I was talking to my grandma several months ago, and she said she came across Steel Magnolias whilst flipping through the channels. She’d seen it before, but the feel-good powers were so strong that she stopped flipping and watched it again. That was recommendation enough for me, since she’s a tough critic (and a tough cookie).
The feel-good powers are indeed strong enough to endure across 27 years (though the whitewashedness of the cast really does not hold up, but I’ll get to that later). This is a story about female friendship and community in the South, at once wholly foreign and completely relatable. It’s a study in longevity through insanely human bouts of fickleness and big hair. The gals will annoy the shit out of you, but you’d probably want all of them on your side for any occasion.
Julia Roberts is Shelby, the belle of the group who also happens to have diabetes. She struggles to be seen as more than a delicate flower, but she’s also grateful for the protection she receives from everyone. Roberts acts the hell out of this role, particularly in scenes involving diabetic shock. (One scene in particular has no sound, which is downright haunting.) She has a real mother, M’Lynn (Sally Field), as well three self-appointed mothers in town beautician Truvy (Dolly Parton), former town first lady Clairee (Olympia Dukakis) and town nincompoop Ouiser (Shirley MacLaine). There’s also town newcomer Annelle (Darryl Hannah), who becomes Truvy’s apprentice and hanger-on.
The dudes in this movie — Sam Shepard, Dylan McDermott, Tom Skerritt — are all great, but they’re secondary to the estrogen pumping through each frame. These women know everything about each other, for better or worse. They gossip about each other and about others in the town. They prioritize their appearances over their comfort. And they have opinions about every move and decision that anyone makes. Perhaps “annoying” is an understatement.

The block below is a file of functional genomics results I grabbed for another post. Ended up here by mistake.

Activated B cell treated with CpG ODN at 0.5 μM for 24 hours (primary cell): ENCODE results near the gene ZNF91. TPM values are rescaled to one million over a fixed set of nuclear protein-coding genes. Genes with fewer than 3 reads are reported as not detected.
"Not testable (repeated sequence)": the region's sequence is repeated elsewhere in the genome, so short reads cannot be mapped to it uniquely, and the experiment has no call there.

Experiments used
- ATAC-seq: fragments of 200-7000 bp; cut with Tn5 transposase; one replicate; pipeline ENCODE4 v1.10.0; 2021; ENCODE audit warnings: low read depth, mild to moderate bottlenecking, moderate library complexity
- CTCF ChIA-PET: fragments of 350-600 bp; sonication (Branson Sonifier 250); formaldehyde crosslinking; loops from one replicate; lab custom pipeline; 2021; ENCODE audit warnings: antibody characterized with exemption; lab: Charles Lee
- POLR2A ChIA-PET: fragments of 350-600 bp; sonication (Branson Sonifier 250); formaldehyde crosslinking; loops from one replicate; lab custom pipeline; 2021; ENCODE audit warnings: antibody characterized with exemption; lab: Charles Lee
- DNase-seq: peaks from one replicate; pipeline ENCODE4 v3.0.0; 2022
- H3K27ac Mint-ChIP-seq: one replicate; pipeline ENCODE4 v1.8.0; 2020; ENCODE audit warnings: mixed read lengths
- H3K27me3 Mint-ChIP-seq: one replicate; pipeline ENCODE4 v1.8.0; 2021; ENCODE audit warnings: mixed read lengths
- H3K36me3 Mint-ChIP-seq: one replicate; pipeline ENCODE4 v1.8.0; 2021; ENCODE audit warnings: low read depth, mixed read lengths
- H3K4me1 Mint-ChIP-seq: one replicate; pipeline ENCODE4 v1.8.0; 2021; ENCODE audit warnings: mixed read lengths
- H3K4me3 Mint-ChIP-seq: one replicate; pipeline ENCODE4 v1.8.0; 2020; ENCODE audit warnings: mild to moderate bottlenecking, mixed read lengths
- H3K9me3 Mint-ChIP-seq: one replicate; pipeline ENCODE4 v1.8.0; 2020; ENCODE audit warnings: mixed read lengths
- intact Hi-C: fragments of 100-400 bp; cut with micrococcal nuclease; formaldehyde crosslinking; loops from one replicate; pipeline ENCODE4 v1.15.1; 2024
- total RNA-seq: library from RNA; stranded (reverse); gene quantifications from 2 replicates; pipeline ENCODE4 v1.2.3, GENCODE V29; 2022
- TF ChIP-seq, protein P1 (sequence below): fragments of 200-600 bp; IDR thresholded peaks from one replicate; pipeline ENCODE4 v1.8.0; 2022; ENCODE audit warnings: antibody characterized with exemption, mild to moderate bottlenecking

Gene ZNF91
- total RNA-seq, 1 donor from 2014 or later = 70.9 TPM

But with their lives being so narrow, so focused on the small world that is their Louisiana town, it’s hard to imagine them paying attention to anything or anyone else. Because they know each other so well, and spend so much time together, they know perfectly how to tear each other down and lift each other up. Ouiser is more of an expert at the former, whereas Truvy dominates the latter. MacLaine is acerbic, providing most of the film’s funniest moments. And Parton, despite her best attempts to portray someone shallow, bleeds genuine encouragement. She’ll make you cry.
I mentioned above that this movie is whiter than white. It’s jarring. (There’s actually an all-black version of it, too, which I should watch.) At Shelby and Jackson’s (McDermott) wedding, a glorious affair, there’s one very strategically placed black couple in attendance. I had a hard time believing any of the main characters would have black friends, despite their generally welcome attitudes, which is a giant depressing shame. I can’t bring myself to commend the feeble attempt at inclusion, either. 1989 was still backwards. So that part won’t make you feel good.
Deep, profound, honest friendship will, though. It’ll make you think about your own friends, and how annoyingly lovable you’d all be if you were portrayed in a play (Robert Harling wrote the original) or on the big screen. Watch and weep, friends.